Anyhow a new day a new Russki withdrawal. Last seen on the outskirts of Tbilisi. They must be going the long way round, or else Armenia is getting it next.

  • Dave

    FT, those who don’t belong to the nation don’t have a veto over the creation of a state for those who do. The Georgians are not Abkhazs; and they already have a right to self-determination as a people (next door in Georgia). Abkhazs should not be denied their right to self-determination simply because Georgians within Abkhazia don’t want them to have it. The fine thing about liberal nationalism as opposed to ethnic nationalism is that it doesn’t have an ethnic basis for the nation-state: it accommodates all ethnic groups who are united by a common nationalism as opposed to a common ethnicity. Abkhazs tried the liberal nationalist route and it was rejected by ethnic nationalists (the Georgians). It is now a zero-sum game. Democracy doesn’t count when there isn’t a common nationalism – there was just a large group of people who were not loyal to the emergent nation-state and tried to impede its progress toward full independence. They moved back from whence they came, and now it’s a case of establishing an independence nation-state for Abkhazs. This process is unstoppable; and had the jackass for Georgians elected as president grasped this reality, he’dstill have an army instead of a pile of dead soldiers thanks to his declaration of war of Russia.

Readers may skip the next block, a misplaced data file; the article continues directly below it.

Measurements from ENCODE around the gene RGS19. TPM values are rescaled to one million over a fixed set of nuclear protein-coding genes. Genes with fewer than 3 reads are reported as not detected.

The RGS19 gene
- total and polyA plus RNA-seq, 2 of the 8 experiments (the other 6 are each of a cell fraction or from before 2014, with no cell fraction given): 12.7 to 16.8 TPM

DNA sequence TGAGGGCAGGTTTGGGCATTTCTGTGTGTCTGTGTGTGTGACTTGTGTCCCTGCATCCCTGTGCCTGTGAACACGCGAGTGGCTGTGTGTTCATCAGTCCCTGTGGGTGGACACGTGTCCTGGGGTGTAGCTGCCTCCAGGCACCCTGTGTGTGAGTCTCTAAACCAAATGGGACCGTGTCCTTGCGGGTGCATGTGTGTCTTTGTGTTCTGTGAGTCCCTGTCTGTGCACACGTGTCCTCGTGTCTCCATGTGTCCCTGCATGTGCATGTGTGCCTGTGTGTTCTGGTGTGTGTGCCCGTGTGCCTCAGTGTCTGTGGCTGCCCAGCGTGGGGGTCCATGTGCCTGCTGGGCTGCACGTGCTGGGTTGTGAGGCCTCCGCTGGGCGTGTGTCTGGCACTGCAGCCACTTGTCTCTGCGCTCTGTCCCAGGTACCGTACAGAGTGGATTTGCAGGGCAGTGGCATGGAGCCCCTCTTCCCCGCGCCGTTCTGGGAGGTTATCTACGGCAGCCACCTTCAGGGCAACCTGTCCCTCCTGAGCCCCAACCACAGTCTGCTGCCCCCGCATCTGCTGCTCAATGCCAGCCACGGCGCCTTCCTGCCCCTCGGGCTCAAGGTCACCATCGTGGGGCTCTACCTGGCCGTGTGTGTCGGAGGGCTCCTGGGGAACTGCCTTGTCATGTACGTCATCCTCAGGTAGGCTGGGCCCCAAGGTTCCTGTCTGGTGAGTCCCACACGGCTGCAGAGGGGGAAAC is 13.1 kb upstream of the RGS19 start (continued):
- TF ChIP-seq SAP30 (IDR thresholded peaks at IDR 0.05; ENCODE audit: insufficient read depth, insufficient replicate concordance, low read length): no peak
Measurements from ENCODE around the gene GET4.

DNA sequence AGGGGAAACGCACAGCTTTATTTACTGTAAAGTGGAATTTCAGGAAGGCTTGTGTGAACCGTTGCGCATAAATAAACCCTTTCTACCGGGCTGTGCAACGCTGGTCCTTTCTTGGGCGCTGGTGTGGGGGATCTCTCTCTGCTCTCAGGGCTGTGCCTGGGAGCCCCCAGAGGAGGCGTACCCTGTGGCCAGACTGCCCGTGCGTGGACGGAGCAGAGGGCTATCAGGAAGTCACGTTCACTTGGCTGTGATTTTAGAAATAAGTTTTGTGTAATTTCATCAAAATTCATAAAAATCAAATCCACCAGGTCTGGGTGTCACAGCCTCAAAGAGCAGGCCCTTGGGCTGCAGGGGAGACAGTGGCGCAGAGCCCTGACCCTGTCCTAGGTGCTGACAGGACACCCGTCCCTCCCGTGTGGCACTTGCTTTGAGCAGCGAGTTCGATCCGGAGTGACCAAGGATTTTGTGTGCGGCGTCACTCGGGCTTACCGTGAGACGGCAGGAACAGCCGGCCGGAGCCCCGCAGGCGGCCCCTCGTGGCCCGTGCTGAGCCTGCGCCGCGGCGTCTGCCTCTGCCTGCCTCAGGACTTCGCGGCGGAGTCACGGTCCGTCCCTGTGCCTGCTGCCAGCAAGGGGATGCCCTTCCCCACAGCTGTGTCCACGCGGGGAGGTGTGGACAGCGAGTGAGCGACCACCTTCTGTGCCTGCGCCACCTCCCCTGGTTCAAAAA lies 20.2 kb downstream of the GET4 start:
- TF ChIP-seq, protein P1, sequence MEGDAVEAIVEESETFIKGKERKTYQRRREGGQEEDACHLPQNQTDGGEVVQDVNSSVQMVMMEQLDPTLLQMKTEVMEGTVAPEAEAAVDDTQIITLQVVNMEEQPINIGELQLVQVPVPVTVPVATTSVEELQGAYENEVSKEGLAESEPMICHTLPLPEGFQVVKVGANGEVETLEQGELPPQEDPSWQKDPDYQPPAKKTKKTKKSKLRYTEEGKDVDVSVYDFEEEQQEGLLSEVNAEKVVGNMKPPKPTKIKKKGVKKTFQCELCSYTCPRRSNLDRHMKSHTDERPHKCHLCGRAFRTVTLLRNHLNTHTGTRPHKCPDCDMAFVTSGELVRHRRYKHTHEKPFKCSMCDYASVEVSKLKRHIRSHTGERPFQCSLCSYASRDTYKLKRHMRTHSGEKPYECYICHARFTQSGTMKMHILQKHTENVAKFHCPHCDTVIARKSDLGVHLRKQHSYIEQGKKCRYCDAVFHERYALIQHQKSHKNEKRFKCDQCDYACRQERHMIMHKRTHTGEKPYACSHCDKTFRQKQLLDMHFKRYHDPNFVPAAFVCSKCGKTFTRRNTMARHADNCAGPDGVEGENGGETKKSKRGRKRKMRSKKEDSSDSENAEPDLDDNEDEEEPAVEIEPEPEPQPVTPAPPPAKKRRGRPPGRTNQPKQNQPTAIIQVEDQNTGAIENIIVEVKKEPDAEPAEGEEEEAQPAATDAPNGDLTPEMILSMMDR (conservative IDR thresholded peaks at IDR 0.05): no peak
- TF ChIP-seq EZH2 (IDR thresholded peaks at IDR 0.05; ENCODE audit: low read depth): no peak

• Dave

    By the way, Tom McGurk has a good article in the SBP.

  • Prionsa Eoghan

    Dave

    You only have the beginnings of a case if your premise regarding Abkhazia as a nation is true. It isn’t. They are but one of scores of ethnic groups spread around the caucusus and surrounding regions.

    >>They moved back from whence they came, and now it’s a case of establishing an independence nation-state for Abkhazs.<

  • Prionsa Eoghan

    http://www.reliefweb.int/mapc/cis/reg/ethnic_caucus.html

    Disentangle that! And I’d wager this is out of date considering the Armenia-Azeri war and ethnic cleansing of Georgians from Abkhazian region